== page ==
Your weekly update on what's cookin' in your Field Goods bag. Overview of contents, plus recipe suggestions for your perusing pleasure. 
Theme: We're Cookin'! Pt. 2
Last week we started in with the soups, and this week we'll chat about that again. But first! Let's get into this tomato puree. With just this jar, plus this week's herb & allium subscription, you can easily whip up a Simple Pizza SauceEasy Tomato SoupEasy Pasta Sauce, and finally a rich vegetable soup. The base of any of these is to grab oil (try our canola oil), and cook a lot of onions until they're translucent. Then add puree, add olive oil, salt, pepper, and at the last minute toss in chopped basil and oregano. VOILA! We're gonna do a very similar process for that tomato soup...cook onions, add puree...see a pattern? Mark Bittman also has some great soup philosophy you should check out. Dinner tonight? We're thinking hearty veggie soup, made with tomato, peppers, turnips, onions & garlic. Soup away! Sauce it up! You're ready to rock. 

PS We're launching our New Site Referral promo! $100 gift certificate for setting up new delivery site w/ 5+ members to start. (It's New Year's Resolution time--everybody's thinking about this now.) Contact Paige.
  • Tessa Edick of Farm On Foundation has a new book about Hudson Valley farming that is now available for purchase under Extra Items>Grocery & Stuff.
  • Log in to your account here. Extra items for are still available to throw in your bag.

Please don't WASTE food and energy.  
Tuesday delivery: Saturday 11:59 pm
Wednesday: Sunday 11:59 pm **new for 2015**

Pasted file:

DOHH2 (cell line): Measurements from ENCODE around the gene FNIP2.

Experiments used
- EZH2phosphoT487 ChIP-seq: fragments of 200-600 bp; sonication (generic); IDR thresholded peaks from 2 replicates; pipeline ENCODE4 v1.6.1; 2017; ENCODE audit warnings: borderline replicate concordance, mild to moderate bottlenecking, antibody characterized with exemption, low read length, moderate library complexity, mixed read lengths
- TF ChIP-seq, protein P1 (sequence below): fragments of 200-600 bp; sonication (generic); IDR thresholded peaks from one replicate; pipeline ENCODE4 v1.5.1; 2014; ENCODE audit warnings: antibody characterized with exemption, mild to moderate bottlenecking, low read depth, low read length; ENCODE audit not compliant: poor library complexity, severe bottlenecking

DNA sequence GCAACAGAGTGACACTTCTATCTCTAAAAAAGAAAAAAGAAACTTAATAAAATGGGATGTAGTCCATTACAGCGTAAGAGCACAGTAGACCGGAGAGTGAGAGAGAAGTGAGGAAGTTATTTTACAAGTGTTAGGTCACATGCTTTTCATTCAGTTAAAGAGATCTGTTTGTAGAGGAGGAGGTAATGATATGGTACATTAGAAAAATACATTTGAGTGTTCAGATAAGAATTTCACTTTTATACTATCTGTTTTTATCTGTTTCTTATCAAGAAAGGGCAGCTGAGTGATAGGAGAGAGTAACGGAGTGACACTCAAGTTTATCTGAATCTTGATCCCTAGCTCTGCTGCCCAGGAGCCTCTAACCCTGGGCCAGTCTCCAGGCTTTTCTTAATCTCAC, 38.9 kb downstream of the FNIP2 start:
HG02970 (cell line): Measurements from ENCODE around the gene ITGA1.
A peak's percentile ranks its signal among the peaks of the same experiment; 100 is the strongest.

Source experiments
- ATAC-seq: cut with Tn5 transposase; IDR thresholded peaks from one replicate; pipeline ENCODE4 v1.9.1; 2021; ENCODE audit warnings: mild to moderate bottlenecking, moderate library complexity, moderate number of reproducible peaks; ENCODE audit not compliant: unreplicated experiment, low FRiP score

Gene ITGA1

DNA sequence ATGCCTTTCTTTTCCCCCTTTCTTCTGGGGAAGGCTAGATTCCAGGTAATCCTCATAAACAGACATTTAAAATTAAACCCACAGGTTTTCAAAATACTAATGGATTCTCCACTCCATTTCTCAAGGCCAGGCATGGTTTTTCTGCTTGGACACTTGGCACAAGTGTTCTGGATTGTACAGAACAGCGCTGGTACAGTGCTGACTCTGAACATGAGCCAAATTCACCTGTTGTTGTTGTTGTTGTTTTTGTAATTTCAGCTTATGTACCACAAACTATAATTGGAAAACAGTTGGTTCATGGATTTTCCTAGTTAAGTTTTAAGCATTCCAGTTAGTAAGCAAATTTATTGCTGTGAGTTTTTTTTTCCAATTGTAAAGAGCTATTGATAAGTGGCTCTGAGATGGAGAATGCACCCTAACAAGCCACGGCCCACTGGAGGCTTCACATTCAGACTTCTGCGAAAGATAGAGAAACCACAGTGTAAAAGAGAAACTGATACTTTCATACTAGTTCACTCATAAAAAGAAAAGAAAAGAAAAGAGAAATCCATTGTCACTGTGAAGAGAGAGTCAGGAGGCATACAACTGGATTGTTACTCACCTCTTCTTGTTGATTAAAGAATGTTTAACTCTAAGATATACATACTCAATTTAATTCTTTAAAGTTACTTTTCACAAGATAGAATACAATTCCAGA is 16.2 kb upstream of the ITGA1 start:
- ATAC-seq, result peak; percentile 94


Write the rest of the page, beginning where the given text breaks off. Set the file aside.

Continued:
Thursday: Monday 11:59 pm
Friday: Tuesday 11:59 pm
  • Tip: Any item you would cook, you can also freeze.
  • Tip 2: A dull knife conspires against you and slows you down. A sharp knife makes your food taste better (and look better, too). NY Times
  • Any green needs to be as dry as possible, wrapped in a paper towel in a plastic bag and kept in the fridge crisper.

Jarred Tomato Puree Pizza time! Simmer up with some garlic and oregano. Tastes like the sweetness of summer. Add a little vinegar if you want to balance out the sweetness. Grown by Benton Berries Farm (FAM). Flash frozen by WinterSun Farms.
Storage: Store in pantry.
Simple Pizza Sauce—use your puree here instead of tomato paste and water
Easy Tomato Soup
Easy Pasta Sauce 
Frozen Peppers 
A cup of sliced raw bell pepper, especially red, has 150% of your daily value Vitamin C. Talk about nutritious! Simply defrost & enjoy summer. Grown by Hepworth Farms (CO). Flash frozen by WinterSun Farms.
Storage: Pop in the freezer. If you don't use all peppers at once, reseal the bag and put in the fridge. 
Quick Stir Fry
  1. Slice onion thin; put garlic through press and mince ginger; stir fry in hot oil in large skillet for one minute.
  2. Grab defrosted peppers; add to skillet and stir fry about 5 minutes, until crisp-tender.
  3. Add soy sauce, vinegar and pepper and cook another minute. Serve!
Basil Perfect pairing with the tomato puree! Rocking Edge Farms (CO)